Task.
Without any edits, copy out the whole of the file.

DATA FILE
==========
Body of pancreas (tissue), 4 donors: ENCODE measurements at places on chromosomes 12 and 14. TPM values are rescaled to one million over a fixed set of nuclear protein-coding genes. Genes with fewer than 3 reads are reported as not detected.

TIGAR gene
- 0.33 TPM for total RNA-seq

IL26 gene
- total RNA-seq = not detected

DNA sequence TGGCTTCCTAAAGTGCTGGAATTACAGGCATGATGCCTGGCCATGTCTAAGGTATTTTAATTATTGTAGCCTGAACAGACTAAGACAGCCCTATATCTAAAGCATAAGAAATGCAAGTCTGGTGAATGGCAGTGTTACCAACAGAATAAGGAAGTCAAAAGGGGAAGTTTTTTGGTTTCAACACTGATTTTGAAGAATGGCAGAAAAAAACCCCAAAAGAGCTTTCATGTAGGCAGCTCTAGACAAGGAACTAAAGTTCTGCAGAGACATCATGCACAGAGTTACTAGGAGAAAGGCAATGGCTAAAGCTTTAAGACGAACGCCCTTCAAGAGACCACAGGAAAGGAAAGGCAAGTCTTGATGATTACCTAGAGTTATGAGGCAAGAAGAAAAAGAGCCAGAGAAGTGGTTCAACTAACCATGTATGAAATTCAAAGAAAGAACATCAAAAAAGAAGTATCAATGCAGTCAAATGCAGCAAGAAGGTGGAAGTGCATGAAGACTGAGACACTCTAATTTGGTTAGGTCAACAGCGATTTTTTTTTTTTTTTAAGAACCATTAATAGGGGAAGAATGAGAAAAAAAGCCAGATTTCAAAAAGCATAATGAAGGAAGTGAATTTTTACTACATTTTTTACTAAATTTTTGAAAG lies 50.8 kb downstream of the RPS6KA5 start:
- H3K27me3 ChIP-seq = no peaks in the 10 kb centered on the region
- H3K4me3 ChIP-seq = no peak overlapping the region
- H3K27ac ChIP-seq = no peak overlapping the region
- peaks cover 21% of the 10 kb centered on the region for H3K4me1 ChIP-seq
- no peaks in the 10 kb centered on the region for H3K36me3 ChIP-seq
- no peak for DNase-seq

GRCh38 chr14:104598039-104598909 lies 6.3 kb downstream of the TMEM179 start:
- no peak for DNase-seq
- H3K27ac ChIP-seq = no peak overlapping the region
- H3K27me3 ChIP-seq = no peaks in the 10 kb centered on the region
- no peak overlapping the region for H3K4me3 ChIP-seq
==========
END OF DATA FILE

Body of pancreas (tissue), 4 donors: ENCODE measurements at places on chromosomes 12 and 14. TPM values are rescaled to one million over a fixed set of nuclear protein-coding genes. Genes with fewer than 3 reads are reported as not detected.

TIGAR gene
- 0.33 TPM for total RNA-seq

IL26 gene
- total RNA-seq = not detected

DNA sequence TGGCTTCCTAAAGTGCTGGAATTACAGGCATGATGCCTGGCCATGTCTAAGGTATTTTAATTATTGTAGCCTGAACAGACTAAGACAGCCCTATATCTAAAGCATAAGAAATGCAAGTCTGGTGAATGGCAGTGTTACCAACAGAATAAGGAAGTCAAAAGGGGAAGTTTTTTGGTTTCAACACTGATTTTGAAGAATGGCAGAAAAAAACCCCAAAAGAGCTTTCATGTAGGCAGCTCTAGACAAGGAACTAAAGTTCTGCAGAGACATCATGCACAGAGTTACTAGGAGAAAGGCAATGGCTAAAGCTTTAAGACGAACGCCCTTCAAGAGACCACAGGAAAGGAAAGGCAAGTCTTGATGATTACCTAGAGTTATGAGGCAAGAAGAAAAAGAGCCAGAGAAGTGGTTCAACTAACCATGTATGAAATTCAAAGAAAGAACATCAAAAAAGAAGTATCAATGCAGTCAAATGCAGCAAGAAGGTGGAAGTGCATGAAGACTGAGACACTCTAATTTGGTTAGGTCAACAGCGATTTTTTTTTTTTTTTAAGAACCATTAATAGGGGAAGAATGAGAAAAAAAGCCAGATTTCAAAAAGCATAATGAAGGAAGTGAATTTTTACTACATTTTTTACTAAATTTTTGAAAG lies 50.8 kb downstream of the RPS6KA5 start:
- H3K27me3 ChIP-seq = no peaks in the 10 kb centered on the region
- H3K4me3 ChIP-seq = no peak overlapping the region
- H3K27ac ChIP-seq = no peak overlapping the region
- peaks cover 21% of the 10 kb centered on the region for H3K4me1 ChIP-seq
- no peaks in the 10 kb centered on the region for H3K36me3 ChIP-seq
- no peak for DNase-seq

GRCh38 chr14:104598039-104598909 lies 6.3 kb downstream of the TMEM179 start:
- no peak for DNase-seq
- H3K27ac ChIP-seq = no peak overlapping the region
- H3K27me3 ChIP-seq = no peaks in the 10 kb centered on the region
- no peak overlapping the region for H3K4me3 ChIP-seq